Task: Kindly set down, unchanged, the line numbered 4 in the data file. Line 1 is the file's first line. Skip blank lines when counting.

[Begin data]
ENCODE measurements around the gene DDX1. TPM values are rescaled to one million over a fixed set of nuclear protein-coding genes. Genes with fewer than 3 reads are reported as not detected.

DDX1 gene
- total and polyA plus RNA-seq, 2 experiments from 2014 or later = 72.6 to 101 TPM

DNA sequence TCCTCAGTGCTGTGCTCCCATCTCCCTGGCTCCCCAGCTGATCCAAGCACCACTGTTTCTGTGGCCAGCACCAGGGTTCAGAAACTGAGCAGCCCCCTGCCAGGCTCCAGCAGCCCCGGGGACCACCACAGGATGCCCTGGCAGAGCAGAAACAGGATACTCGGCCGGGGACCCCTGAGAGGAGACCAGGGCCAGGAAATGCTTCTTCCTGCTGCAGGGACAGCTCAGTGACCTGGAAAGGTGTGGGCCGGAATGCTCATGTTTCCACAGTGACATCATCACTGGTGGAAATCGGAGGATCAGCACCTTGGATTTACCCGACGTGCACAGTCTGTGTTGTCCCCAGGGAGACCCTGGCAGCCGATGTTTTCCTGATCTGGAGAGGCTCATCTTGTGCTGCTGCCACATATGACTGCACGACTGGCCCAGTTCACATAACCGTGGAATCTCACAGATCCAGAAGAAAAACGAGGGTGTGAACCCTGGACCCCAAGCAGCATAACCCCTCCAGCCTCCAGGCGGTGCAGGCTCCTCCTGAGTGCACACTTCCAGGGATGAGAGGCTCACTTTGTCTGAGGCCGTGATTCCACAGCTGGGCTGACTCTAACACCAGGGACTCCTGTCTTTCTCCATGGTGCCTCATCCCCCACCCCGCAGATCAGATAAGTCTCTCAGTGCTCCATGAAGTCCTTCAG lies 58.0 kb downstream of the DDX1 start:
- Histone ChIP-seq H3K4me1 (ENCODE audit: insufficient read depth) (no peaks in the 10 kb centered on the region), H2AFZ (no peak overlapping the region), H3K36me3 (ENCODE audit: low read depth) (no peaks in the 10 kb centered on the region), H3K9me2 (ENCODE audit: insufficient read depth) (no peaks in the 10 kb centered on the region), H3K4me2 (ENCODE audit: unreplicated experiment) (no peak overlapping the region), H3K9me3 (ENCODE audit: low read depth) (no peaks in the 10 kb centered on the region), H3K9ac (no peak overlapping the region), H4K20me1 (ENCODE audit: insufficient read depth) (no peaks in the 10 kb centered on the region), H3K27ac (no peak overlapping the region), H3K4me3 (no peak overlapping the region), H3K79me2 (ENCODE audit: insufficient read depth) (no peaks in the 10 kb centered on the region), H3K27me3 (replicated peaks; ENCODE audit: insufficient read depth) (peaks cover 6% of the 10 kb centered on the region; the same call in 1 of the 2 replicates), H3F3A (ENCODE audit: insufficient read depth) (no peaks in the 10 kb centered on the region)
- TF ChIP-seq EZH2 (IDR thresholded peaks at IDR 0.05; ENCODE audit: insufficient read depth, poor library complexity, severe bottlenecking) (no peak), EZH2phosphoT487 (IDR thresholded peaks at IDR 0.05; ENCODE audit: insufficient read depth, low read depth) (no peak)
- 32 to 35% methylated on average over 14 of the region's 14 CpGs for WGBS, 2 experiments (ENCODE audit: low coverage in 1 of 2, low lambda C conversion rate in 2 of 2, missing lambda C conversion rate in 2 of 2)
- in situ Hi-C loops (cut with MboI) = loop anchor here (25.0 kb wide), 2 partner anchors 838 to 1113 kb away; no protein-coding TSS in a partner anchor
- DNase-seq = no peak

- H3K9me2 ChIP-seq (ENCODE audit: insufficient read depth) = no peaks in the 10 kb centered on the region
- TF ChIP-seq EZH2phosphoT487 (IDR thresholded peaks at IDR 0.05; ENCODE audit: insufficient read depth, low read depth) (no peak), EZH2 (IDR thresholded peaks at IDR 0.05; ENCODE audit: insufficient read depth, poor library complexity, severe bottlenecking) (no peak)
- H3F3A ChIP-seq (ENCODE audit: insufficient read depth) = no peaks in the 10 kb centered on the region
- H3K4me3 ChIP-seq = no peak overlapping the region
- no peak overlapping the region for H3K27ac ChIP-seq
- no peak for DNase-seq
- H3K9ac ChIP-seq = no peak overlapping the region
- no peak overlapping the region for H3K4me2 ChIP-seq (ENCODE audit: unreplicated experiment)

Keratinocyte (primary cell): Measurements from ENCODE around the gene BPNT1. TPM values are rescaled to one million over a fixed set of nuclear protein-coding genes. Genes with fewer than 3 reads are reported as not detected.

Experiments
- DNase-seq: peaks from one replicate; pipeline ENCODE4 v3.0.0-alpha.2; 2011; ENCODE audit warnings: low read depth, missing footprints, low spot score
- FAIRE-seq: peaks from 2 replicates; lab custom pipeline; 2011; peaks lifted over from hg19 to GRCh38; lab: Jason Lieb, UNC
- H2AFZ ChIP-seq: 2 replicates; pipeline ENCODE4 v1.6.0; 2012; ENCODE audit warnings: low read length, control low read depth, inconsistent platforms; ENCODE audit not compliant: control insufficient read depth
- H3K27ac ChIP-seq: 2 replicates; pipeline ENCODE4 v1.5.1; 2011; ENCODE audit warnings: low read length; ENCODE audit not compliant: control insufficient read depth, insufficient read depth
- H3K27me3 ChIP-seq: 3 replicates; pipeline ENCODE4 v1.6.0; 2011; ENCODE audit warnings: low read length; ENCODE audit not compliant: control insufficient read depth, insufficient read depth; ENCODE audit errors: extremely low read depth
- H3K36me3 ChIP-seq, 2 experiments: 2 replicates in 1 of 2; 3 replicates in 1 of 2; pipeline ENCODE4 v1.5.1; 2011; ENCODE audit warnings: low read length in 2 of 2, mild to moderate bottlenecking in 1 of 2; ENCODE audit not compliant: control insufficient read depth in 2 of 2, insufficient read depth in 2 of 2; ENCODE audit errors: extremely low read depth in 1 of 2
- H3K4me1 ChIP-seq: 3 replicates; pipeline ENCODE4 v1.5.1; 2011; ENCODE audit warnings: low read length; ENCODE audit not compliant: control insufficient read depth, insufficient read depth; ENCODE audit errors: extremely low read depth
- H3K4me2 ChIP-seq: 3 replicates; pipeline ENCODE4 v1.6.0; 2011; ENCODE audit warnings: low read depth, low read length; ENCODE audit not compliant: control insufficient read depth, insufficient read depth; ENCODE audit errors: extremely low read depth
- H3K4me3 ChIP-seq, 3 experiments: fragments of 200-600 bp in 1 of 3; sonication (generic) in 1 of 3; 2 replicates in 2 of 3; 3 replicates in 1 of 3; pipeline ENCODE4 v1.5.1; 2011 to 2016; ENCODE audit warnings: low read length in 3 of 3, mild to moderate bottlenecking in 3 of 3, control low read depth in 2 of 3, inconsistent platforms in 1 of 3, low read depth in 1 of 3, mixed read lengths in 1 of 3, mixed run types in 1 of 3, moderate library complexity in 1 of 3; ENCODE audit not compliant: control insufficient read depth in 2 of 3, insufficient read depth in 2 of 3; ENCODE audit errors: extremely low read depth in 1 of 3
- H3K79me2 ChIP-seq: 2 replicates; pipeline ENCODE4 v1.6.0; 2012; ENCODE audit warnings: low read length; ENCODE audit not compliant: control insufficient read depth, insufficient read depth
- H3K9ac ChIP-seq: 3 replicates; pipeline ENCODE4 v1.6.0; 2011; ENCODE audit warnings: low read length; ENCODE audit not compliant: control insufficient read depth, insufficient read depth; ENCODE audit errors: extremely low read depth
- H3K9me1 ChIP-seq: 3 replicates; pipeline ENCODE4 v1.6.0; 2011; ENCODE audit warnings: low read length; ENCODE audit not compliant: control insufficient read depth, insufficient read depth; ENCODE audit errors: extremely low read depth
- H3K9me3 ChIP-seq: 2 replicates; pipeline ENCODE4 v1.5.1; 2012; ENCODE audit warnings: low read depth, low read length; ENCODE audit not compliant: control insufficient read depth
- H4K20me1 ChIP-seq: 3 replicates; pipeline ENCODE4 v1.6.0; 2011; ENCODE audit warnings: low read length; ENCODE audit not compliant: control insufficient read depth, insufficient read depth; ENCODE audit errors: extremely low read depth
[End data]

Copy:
DNA sequence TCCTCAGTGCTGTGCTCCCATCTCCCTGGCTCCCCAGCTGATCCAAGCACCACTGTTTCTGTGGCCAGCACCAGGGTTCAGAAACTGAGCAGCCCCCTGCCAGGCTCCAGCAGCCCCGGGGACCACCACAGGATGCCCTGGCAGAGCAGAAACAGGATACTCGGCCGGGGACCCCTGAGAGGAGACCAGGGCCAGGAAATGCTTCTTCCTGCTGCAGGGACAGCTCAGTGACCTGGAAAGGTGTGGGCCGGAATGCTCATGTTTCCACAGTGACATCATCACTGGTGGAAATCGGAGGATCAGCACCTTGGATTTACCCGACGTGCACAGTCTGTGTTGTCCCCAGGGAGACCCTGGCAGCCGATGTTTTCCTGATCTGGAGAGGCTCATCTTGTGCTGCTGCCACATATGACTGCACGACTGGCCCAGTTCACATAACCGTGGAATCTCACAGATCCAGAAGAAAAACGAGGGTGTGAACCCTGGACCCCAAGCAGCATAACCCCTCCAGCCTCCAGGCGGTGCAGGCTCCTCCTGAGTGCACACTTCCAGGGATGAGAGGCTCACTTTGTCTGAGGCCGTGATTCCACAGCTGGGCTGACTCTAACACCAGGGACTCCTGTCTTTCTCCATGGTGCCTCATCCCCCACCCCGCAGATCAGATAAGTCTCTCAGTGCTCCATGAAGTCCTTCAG lies 58.0 kb downstream of the DDX1 start: